Today I’m delighted to introduce Janet MacLeod Trotter to present her Five on Friday. I first ‘met’ Janet online after I’d reviewed several of her India Tea Series. With a shared love of India and Scotland; a dislike of injustice, and of course, tea, it would be lovely to meet in real life one day. We could put the world to rights over several cups of Darjeeling.
British author Janet MacLeod Trotter has had 24 books published, 19 of them historical family dramas. Her first, THE HUNGRY HILLS, was nominated for the Sunday Times Young Writer of the Year Award, while THE TEA PLANTER’S DAUGHTER (the first in the INDIA TEA SERIES set in Britain and India) was long-listed for the RNA Romantic Novel of the Year and was an Amazon top ten best seller. It has gone on to be a best-seller in Russian, French and Italian too.
Janet’s second novel in THE INDIA TEA SERIES, THE TEA PLANTER’S BRIDE (sequel to THE TEA PLANTER’S DAUGHTER) is set in 1920’s Scotland, North East England and India. It was inspired by diaries and letters that recently came to light, belonging to Janet’s grandparents who married in Lahore and lived and worked in the Punjab for nearly 30 years.
The third novel in the series, GIRL FROM THE TEA GARDEN, follows the family into the Second World War – some of it was inspired by Janet’s trip to the foothills of the Himalayas to discover where her mother had lived as a child. The fourth and final novel, SECRETS OF THE TEA GARDEN, is set in the dying days of the British Raj and Indian Independence.
She has written for teenagers and numerous short stories for women’s magazines, some of which are published in an ebook anthology ICE CREAM SUMMER. She has been a columnist and reviewer for The Newcastle Journal and editor of The Clan MacLeod Magazine. Her childhood memoirs of Durham and Skye in the 1960’s, BEATLES & CHIEFS, was featured on BBC Radio 4’s Home Truths.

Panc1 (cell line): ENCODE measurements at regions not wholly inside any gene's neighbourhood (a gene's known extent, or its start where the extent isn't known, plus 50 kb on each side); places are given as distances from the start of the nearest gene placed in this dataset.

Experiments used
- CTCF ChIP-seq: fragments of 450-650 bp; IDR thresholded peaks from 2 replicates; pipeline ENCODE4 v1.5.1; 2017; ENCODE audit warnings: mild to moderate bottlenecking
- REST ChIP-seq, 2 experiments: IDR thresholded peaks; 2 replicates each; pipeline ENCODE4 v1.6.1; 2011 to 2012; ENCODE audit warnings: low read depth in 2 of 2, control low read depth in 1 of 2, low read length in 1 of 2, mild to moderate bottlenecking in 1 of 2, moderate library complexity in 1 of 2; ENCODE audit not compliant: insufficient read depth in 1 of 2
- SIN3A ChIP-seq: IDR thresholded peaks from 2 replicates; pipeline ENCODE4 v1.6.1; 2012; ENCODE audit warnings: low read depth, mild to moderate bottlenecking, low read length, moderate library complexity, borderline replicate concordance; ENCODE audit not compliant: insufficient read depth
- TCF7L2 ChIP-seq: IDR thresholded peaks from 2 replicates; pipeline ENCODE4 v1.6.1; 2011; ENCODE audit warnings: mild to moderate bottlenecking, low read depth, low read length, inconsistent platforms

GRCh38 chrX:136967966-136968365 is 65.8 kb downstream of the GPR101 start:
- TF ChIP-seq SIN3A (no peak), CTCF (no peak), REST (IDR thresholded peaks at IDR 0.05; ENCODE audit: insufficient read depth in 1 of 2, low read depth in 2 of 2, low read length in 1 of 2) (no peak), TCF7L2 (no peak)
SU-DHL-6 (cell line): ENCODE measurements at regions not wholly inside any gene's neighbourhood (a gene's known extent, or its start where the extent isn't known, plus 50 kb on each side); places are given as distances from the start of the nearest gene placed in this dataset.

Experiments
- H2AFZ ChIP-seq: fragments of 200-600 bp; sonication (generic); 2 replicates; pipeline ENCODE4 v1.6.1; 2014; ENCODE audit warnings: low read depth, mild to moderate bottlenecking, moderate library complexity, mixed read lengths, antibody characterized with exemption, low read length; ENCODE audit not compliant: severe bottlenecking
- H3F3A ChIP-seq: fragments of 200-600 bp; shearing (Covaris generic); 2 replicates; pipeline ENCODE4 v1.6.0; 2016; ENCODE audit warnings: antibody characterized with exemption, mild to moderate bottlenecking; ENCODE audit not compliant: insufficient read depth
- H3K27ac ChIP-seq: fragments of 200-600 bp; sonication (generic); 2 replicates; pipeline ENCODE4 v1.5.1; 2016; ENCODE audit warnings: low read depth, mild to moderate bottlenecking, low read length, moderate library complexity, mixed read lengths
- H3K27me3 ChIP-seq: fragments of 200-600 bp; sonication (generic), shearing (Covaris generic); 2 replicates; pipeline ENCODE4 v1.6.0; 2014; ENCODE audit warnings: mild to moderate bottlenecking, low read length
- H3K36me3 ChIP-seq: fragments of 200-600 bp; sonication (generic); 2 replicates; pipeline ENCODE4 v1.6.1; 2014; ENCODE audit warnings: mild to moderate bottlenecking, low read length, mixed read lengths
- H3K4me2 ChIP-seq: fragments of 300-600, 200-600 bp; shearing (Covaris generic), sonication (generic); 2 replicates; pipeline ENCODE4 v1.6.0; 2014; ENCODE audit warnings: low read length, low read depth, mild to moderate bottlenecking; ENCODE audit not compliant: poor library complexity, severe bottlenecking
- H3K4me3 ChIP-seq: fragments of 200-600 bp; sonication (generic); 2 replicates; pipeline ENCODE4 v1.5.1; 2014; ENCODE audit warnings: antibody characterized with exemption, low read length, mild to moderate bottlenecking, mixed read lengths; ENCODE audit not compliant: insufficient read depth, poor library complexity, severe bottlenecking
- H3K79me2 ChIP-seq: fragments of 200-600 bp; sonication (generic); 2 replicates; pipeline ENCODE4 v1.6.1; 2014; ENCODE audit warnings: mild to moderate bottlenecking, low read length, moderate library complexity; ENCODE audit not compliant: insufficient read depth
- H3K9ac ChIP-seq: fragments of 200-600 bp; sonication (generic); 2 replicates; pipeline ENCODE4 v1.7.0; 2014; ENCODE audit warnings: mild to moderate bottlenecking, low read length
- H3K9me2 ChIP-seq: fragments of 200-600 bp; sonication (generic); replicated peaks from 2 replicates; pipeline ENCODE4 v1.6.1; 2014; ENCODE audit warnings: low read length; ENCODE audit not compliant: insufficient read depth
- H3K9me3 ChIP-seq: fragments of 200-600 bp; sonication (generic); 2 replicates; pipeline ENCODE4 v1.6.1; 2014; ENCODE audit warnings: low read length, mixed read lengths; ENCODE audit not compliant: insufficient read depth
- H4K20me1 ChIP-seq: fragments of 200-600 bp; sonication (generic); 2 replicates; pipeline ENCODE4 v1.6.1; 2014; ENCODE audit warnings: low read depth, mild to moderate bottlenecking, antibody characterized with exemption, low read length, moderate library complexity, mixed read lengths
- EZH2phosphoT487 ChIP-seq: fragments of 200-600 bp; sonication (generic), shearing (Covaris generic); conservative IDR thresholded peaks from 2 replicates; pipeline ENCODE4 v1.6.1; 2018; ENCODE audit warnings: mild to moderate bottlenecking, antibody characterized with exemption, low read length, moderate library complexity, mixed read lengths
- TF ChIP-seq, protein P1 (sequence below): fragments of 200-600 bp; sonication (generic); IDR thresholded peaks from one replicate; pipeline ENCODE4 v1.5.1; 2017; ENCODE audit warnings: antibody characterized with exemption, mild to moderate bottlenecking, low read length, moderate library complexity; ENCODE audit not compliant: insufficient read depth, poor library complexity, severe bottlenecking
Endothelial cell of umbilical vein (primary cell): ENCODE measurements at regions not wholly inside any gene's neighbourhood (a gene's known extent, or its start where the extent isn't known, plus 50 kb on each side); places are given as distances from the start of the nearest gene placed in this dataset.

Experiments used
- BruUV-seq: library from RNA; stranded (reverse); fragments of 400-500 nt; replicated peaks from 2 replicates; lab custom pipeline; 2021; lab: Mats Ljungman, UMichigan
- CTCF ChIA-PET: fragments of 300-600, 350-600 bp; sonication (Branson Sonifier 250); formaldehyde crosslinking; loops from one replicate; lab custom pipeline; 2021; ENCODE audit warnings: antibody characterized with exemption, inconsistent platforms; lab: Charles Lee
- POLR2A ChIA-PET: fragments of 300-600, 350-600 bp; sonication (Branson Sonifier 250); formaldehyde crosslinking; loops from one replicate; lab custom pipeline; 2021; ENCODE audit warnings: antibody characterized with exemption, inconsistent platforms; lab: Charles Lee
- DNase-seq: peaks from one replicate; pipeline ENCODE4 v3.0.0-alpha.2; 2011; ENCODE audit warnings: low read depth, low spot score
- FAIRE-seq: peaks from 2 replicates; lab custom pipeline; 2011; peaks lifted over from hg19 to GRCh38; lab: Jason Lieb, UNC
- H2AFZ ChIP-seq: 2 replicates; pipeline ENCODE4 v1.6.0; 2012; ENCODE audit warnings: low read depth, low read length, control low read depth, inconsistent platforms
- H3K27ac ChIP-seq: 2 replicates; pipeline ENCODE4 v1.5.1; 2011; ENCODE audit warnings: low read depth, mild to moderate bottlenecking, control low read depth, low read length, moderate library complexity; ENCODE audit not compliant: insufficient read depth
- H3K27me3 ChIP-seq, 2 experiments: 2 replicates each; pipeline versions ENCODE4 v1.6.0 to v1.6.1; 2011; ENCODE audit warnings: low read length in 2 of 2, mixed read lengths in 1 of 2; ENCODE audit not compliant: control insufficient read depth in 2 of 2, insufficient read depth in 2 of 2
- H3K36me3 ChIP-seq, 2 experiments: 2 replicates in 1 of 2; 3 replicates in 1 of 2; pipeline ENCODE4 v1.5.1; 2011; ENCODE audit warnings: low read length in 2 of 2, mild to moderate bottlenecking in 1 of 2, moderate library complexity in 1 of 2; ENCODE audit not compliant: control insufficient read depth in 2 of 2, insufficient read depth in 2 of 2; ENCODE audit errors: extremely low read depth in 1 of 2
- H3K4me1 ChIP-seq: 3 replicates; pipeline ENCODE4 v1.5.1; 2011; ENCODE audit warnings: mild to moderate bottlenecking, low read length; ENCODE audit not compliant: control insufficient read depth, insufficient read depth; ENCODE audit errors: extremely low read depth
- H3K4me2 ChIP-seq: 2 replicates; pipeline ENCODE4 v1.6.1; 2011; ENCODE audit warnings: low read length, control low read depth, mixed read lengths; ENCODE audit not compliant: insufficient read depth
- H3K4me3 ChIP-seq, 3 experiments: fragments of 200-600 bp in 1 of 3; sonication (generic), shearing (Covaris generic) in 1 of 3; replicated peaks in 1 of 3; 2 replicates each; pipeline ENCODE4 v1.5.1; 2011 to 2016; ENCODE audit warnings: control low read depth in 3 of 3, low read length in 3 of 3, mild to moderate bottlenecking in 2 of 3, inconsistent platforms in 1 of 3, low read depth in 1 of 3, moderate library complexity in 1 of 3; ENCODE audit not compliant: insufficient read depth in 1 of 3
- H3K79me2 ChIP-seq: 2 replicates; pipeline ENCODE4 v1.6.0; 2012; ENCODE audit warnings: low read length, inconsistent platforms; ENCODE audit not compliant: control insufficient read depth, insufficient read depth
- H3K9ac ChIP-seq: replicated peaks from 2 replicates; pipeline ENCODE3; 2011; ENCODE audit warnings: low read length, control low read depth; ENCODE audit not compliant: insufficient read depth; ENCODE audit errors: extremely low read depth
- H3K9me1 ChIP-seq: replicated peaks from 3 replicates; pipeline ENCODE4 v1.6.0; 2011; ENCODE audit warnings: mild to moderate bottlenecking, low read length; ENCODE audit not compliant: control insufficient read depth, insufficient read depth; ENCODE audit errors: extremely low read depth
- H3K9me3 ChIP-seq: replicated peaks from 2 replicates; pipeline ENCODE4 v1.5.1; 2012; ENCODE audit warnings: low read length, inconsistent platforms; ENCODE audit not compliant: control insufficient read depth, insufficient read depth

She is a member of the Romantic Novelists’ Association.
So over to Janet:-
Which 5 pieces of music/songs would you include in the soundtrack to your life and why?
I Want to Hold Your Hand by the Beatles – it conjures up childhood memories of playing pretend guitars with my brother Rory (me being Paul and he being John) and wearing our plastic Beatles wigs!
Brown Sugar by the Rolling Stones – my ultimate dance tune.
My Home played on the bagpipes by my son Charlie. It reduced me to tears at a recent clan gathering – and was my dad’s favourite pipe tune.
Hide in Your Shell by Supertramp – reminds me of being on a bus trip to India in 1976 where it was played so often that the tape nearly wore out. Yes, it was tapes in those days! As I had just left school, the journey opened my eyes to a wider world of amazing diversity. It inspired my mystery novel, The Vanishing of Ruth.
The Gael by the Vatersay Boys (or any of their uptempo ceilidh music). It reminds me of so many good memories of family Hogmanays and impromptu ceilidhs.
Highlight 5 things (apart from family and friends) you’d find it hard to live without.
Photos of my one year-old granddaughter Connie.
Coffee beans – continental ones from Cuttea Sark in Edinburgh mixed with Café Direct’s coffee club selection.
My Kindle – it’s a Mary Poppins-like bottomless bag, except for books!
The sea – a beach walk and a sea swim are good for body and soul.
Tea – Darjeeling First Flush for breakfast and Rooibos throughout the day. My tea consumption has definitely increased since writing the India Tea Series!
Can you offer 5 pieces of advice you’d give to your younger self?
It doesn’t matter that you can’t spell – word processing spell checking will come along one day!
Ask your grandparents all those questions about their life in India before it’s too late.
Procrastination isn’t always bad – it can give you thinking time.